County Fairs + Life Shifts

Myles + a sheep at the fair // LIfe In Beta

I love fair season. When I was in school, I remember being jealous of my classmates who got to leave early to take their 4H livestock to the county fair. I wanted to BE one of those kids. Unfortunately, I grew up in the suburbs and my parents weren’t about to let me have a pony.

As autumn approaches, there are at least four sizable county fairs held within driving distance. We try to make it to at least one each year to enjoy the food, games and sightseeing.

Ben in a Tank // Life In Beta

Mike and Ben much prefer the midway and the rides, but you’ll find me in the barns with the livestock. I’ve been that way since I was a kid. Even if all the cows and pigs start to look the same after a while, I still like to “meet” them all. This year, I was so excited for Myles to see the animals too! Lucky for me, he seems to take after his mama, being just as enamored with all the critters.

I’ve talked about having a hobby farm for years. I have stacks of books on the topic and love reading about farming and homesteading. I’ve just never lived somewhere that I could make it work. I plant a few tomatoes or peas from time to time, but it never felt like much.

Myles + a horse at the fair // Life In Beta

Seeing Myles’ face when he saw horses, cows and chickens for the first time and petted a sheep … that sealed it for me. He was SO happy.

I know kids love animals, especially approachable, friendly farm animals. It goes deeper than that. When I saw the delight in Myles’ eyes as we wandered through the barns, it made me think about the type of childhood I want him to have.

I’m sure it’s a romanticized notion, but I feel like growing up a “farm kid” has a lot of positives:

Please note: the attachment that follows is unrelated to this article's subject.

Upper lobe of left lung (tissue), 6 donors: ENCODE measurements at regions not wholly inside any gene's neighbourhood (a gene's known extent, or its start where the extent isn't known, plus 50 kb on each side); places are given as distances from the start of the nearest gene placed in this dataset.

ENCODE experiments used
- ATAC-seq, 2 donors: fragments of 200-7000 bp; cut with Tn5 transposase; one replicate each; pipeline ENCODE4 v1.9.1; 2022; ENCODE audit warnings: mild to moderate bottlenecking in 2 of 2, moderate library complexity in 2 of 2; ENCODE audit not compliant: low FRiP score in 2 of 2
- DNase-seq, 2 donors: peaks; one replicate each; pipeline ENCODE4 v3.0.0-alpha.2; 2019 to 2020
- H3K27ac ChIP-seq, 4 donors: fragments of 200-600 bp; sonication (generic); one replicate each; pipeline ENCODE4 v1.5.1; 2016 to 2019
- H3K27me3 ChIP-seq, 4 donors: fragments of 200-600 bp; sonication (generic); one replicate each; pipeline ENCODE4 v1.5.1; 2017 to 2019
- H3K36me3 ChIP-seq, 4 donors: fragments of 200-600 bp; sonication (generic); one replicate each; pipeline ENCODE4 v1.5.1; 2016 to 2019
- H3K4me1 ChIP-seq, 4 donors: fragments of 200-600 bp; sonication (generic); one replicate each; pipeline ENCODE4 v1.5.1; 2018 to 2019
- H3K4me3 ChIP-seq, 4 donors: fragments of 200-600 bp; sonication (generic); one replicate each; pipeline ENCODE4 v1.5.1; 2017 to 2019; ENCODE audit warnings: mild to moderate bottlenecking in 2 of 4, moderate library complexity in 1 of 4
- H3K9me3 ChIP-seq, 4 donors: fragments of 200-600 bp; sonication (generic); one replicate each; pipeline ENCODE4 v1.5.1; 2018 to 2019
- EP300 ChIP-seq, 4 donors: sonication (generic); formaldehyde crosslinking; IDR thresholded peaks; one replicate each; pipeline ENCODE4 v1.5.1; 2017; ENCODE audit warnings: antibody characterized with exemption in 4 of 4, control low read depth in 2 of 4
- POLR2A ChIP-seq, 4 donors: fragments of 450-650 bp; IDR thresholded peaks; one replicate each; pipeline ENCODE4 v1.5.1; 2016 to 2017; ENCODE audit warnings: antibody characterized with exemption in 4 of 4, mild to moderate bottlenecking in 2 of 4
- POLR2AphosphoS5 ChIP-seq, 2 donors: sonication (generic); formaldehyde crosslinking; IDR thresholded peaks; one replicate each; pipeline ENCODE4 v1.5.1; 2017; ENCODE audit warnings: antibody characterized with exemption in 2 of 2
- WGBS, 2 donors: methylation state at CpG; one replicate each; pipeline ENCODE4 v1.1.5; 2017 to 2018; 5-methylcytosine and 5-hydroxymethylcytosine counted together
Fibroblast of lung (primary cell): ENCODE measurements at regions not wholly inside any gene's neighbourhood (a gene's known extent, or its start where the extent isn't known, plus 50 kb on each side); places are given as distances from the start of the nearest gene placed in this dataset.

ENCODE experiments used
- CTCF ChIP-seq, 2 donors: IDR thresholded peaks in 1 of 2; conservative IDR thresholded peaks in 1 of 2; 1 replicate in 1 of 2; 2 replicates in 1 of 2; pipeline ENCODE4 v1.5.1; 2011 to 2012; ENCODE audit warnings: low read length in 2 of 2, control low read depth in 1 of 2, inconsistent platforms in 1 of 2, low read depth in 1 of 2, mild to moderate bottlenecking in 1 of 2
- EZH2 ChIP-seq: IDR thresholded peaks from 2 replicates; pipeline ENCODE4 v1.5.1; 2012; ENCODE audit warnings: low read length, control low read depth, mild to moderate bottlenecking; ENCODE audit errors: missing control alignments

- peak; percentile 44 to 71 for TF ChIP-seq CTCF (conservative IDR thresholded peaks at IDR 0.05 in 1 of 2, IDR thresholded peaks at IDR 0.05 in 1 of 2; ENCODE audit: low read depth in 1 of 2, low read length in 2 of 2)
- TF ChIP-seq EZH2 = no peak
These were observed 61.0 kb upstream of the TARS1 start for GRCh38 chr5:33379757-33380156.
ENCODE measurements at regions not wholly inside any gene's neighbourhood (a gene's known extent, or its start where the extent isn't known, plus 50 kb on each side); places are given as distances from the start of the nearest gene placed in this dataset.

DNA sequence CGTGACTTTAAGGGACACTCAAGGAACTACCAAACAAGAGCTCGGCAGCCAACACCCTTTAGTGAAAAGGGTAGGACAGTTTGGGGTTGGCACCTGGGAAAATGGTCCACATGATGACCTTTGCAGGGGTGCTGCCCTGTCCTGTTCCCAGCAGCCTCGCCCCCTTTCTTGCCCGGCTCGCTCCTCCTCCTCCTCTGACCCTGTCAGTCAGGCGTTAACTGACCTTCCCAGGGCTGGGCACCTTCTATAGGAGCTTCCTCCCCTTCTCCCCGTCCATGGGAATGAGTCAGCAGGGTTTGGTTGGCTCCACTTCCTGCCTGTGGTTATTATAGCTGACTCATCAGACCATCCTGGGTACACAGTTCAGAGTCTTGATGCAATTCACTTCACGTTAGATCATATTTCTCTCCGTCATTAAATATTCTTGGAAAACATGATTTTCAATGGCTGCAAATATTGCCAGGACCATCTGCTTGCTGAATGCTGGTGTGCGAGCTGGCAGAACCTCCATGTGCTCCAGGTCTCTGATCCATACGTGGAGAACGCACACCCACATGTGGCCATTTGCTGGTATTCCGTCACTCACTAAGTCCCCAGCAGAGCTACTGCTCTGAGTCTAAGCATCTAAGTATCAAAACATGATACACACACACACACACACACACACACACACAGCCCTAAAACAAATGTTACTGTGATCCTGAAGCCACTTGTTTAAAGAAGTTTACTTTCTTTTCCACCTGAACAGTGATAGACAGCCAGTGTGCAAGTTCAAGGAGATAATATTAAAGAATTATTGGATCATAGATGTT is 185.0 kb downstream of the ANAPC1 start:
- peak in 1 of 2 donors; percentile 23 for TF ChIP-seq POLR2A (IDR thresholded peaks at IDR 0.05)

• A priority placed on home and family
  • Learning the values of hard work and responsibility
  • Understanding of where food comes from
  • Appreciating homemade things and not being as caught up in “consumer culture”
  • Taking time to make your own fun at home instead of being constantly on-the-go

Ben playing at the fair // LIfe In Beta

That’s the childhood I want Myles to have and remember. That’s the childhood I hope will shape him into a strong, hardworking, caring, and gentle man someday. I want him to love his home and his family, and not be afraid to get his hands dirty. I want him to take pride in a hard day’s work. I want him to take pleasure in the simple things, and use his imagination and creativity to have fun.

Building a chicken coop so we can have hens and fresh eggs next year isn’t just a whim; it’s about the life I want to craft for my family. It’s the beginning of something much, much bigger.

Chickens // Life In Beta

It is the beginning of disciplining myself to slow down and unplug too. Hungry livestock can’t wait. Gardens need tending or the harvest is lost. It’s a commitment to myself, to my family, and to the living things that depend on us to unplug and engage with Mother Earth.

It’s love.

10 Ideas to Keep You Running

10 Ideas To Keep You Running // Life In Beta

  1. Change up your tunes.
    Make a new playlist of songs. If you’re tired of music, try listening to stand up comedy albums. Spotify has lots you can stream on your phone. (My favorites are Jim Gaffigan, Kathy Griffin and Hal Sparks.) If those don’t appeal to you, try podcasts or the NPR app. If you always run with headphones, try a quiet run without any music at all.
  2. Get new shoes.
    There’s nothing like a shiny new pair of shoes to break in! Especially if your shoes are worn or bothering your feet, treat yourself to a new pair. Splurge and go to a local running shop where they can analyze your stride and fit your feet. Having a new pair of shoes to break in should get you out the door, and having better-fitting shoes should keep you moving!
  3. Turn off the trackers.
    If you’re obsessed with your Garmin or run-tracking app on your phone, scrutinizing your splits and distances… maybe it’s time to turn it off for a while. Try taking an “unplugged”, free run.
  4. Run with friends.